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VICTIM'S FATHER SAYS SHE DIDN'T FEEL AT RISK

The father of a woman fatally shot Monday during a fight with her estranged husband said he can't understand the circumstances of his daughter's violent death.

Larey Belka said he's shocked by the tragic events that took place Monday evening at the West Valley home he shared with his daughter.Amy D. Vanderveen, 21, died about 7 p.m. Monday at LDS Hospital after suffering a single gunshot wound to the right side of her head, West Valley police Capt. Steve Shreeve said. The fatal bullet was fired from a 9mm handgun.

Vanderveen and her estranged husband, Laurance Vanderveen, 22, Kearns, were apparently speaking together inside the West Valley house, 2515 W. 3077 South, when shots rang out, Shreeve said. A 17-year-old baby sitter witnessed the shooting, although there were no children in the home at the time.

Laurance Vanderveen fled the scene and was located about 45 minutes later when police investigated a one-car accident at the intersection of 2100 South and 7200 West. The officers discovered Vanderveen had apparently shot himself in the head while driving, Shreeve said. The Kearns man was in critical but stable condition Tuesday at University Hospital.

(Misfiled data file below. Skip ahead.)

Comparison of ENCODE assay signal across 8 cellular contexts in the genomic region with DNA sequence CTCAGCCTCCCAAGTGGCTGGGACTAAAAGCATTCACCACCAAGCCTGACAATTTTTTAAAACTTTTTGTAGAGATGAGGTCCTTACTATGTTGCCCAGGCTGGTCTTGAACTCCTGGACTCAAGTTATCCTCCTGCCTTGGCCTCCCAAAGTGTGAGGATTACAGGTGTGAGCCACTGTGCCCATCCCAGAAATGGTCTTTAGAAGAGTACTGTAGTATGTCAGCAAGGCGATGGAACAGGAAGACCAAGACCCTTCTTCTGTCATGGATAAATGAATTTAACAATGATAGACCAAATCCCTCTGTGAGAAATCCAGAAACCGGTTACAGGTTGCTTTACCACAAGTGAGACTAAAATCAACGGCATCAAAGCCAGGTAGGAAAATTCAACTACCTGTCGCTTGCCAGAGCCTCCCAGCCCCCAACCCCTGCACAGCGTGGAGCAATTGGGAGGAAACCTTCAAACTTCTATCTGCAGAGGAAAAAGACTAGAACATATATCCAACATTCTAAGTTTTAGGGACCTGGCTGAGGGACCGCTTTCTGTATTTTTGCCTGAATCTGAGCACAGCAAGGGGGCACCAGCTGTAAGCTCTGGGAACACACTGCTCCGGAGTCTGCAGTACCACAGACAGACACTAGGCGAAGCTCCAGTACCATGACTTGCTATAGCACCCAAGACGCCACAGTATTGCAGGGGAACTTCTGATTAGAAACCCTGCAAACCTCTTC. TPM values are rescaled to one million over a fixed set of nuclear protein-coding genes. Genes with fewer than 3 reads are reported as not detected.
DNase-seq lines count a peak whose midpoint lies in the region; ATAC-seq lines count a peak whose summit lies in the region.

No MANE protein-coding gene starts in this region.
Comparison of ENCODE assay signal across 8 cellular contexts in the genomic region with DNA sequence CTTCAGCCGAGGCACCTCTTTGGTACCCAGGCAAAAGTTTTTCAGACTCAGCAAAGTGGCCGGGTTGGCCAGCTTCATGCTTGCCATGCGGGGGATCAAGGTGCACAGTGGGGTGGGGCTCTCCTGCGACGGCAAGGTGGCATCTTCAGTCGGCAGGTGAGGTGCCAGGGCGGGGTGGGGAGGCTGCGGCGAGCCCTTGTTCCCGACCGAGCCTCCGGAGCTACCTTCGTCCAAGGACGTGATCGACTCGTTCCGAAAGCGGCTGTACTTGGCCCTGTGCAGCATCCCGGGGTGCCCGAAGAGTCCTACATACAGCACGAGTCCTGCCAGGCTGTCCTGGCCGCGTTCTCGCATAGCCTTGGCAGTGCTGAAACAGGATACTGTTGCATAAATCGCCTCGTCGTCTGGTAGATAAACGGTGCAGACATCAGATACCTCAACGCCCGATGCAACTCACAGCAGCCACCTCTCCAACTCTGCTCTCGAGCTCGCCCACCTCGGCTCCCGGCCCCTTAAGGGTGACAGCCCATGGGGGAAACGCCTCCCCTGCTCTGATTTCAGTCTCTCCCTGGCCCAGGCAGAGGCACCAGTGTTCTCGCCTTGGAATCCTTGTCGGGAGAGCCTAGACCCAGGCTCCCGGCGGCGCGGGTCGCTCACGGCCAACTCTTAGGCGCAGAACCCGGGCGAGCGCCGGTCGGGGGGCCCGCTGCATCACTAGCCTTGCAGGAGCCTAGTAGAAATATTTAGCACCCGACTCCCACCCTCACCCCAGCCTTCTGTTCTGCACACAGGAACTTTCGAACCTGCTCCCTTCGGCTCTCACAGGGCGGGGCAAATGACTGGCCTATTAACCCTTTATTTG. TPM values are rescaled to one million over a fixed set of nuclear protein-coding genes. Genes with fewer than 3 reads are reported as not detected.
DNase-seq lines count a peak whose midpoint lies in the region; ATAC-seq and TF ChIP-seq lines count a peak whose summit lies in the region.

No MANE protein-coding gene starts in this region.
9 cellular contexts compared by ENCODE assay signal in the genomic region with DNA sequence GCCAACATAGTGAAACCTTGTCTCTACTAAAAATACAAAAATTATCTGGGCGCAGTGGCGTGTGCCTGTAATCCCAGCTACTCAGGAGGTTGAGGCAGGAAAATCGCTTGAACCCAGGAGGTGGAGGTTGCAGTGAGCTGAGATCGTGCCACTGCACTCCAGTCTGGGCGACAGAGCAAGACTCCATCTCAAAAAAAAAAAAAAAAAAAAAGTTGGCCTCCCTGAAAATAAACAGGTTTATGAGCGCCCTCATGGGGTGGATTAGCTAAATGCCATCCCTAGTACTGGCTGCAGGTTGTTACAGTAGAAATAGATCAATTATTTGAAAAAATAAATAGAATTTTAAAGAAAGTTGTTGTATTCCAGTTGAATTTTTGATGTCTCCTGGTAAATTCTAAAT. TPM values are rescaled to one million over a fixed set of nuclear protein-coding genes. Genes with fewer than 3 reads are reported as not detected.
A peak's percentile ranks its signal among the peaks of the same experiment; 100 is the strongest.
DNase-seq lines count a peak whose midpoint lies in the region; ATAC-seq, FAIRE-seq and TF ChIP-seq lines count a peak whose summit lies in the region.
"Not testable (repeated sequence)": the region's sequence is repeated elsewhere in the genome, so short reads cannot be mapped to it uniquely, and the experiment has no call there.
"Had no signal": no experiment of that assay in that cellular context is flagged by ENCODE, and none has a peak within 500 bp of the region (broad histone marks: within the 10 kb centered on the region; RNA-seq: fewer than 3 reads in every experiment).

On Tuesday, Belka and the woman's extended family faced the daunting tasks of organizing her funeral and determining the future care of her children. Belka spoke of his daughter as an avid rollerskater with a fun-loving spirit.

"She loved going to places like Lagoon or 49th Street Galleria," he said.

The children, ages 3 and 4, stayed at their great-grandmother's house Tuesday, with several family members having offered to assume their care, Belka said.

"They don't know she's dead, as far as I know," he initially said. Later, he said he believed one of the children had possibly been told.

Police are familiar with the Vanderveens' ongoing domestic disputes and, prior to Amy Vanderveen's death, had taken a report on a domestic-related threat made against the woman.

However, Belka said he doubted his daughter realized the degree of danger.

"She didn't think he'd kill her. As far as I know, she didn't," he said.